Online Learning Blog

Ten Tips For Entering Poetry Competitions

Published on 19th May 2015 by Diana Nadin

Competitions are fun! There’s no better feeling than getting your entry ready, sending it off and waiting in anticipation to see if you’re the winner. So why not improve your chances with the following tips:

1. Be original! Competition judges spend many hours reading through poems and, we know from the comments of our own judges, that they crave fresh, new ideas. As tempting as it might be to write about lost loves or the overwhelming beauty of nature, it’s also hackneyed and stale. Think outside the box and surprise the judges.

2. Don’t fiddle with word order. It’s easy to move words out of their natural order to make a rhyme, but you should resist the temptation. It looks obvious to the trained eye, breaks the flow of the poem and makes it difficult to read.

3. Use all the writing tools at your disposal. So, include a wide range of vocabulary, similes, alliteration and metaphors. But be careful not to use clichés – so avoid phrases like ‘hard as nails’, ‘green with envy’ or ‘as white as snow’. Think up something original, instead.

4. Don’t forget to punctuate. Some people think it’s OK to omit punctuation in poems. Wrong! You should use punctuation in the same way you would in any other writing you do. If you leave it out, your reader will find it difficult to understand the meaning of your poem and won’t know when they are supposed to pause.

5. Stay away from ‘poetic’ language. This may seem like a strange thing to advise, but would you want to read a contemporary poem with words like ‘hath’, ‘twas’,’tis’ and so on? They’re just not appropriate.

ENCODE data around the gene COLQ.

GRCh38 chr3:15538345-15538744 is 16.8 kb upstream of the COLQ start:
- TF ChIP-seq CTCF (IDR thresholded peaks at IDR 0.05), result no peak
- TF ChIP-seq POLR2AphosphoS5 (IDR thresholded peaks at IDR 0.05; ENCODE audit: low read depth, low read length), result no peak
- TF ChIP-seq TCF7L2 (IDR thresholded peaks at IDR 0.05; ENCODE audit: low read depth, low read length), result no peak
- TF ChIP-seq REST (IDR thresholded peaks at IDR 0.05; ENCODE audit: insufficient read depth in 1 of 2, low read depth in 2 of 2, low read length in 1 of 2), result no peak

6. Make sure your poem has a title. It gives the poem a purpose – it also gives the reader some idea of what it’s about and helps them to focus their attention.

7. Prose and free verse are not the same thing; free verse requires rhythm and meter. So, don’t think by simply chopping up a piece of elegant prose you can call it a poem – it doesn’t work.

8. If you do choose a rhyming scheme (a Limerick is a good example, having a rhyming scheme of aabba), make sure it works.

9. When you’ve finished your poem, put it to one side for a least a week. This break will help you see the work with fresh eyes. When you come to check it you’ll be able to pick out and put right flaws and weaknesses more easily. Also, read your poem aloud – this will help you to spot if there are any problems with the rhythm and rhyme.

10. Last but not least (pardon the cliché) – always read the competition rules carefully. If you don’t follow them to the letter, you’ll not only be wasting your time, but throwing away your entry fee.

There you go! Some great tips for getting your poetry competition entries into tip top condition.